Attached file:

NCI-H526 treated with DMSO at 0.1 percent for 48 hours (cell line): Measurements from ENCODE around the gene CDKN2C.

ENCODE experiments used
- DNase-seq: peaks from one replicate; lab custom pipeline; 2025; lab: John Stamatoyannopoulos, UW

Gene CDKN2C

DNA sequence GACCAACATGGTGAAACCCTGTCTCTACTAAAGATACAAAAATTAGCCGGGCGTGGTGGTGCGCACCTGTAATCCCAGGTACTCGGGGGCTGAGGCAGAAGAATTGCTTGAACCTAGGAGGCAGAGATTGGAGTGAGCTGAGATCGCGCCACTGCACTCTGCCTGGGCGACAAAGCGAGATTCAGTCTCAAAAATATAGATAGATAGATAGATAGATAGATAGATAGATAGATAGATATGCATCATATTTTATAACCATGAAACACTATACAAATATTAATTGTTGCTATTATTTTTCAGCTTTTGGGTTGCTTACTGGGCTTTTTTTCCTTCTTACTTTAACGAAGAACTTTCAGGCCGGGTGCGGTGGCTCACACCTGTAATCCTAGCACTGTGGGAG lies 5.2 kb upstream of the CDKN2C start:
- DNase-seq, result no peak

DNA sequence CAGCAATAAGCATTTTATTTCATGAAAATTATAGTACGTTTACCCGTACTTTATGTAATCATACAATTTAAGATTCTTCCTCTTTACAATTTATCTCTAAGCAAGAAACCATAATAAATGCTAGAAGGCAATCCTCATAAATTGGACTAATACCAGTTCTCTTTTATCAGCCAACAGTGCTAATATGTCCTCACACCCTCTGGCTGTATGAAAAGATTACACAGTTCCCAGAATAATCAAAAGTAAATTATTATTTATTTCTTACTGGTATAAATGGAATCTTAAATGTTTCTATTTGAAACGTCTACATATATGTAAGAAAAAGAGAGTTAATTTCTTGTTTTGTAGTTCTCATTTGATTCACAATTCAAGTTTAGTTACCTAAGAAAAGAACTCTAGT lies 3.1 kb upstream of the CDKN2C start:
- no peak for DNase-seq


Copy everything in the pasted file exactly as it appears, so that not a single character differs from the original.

NCI-H526 treated with DMSO at 0.1 percent for 48 hours (cell line): Measurements from ENCODE around the gene CDKN2C.

ENCODE experiments used
- DNase-seq: peaks from one replicate; lab custom pipeline; 2025; lab: John Stamatoyannopoulos, UW

Gene CDKN2C

DNA sequence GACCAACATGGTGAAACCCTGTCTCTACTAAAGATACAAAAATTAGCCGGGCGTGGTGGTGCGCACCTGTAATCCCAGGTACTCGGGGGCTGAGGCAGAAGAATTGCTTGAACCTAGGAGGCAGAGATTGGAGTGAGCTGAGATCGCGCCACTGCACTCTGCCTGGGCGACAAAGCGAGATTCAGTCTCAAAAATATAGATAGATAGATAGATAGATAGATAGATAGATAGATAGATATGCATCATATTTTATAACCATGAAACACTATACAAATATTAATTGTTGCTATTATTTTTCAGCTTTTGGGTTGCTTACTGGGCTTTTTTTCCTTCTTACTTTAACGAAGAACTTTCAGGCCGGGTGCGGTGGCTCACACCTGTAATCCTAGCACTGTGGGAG lies 5.2 kb upstream of the CDKN2C start:
- DNase-seq, result no peak

DNA sequence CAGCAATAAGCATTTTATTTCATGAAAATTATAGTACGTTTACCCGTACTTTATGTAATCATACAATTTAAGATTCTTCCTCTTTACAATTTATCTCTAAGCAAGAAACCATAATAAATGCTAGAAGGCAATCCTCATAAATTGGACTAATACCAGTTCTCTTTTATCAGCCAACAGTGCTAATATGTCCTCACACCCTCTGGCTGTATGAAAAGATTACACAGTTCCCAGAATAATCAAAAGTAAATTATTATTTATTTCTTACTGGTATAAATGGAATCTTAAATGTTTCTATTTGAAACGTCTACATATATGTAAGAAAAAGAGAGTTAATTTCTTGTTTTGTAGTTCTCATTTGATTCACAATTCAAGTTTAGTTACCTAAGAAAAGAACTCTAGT lies 3.1 kb upstream of the CDKN2C start:
- no peak for DNase-seq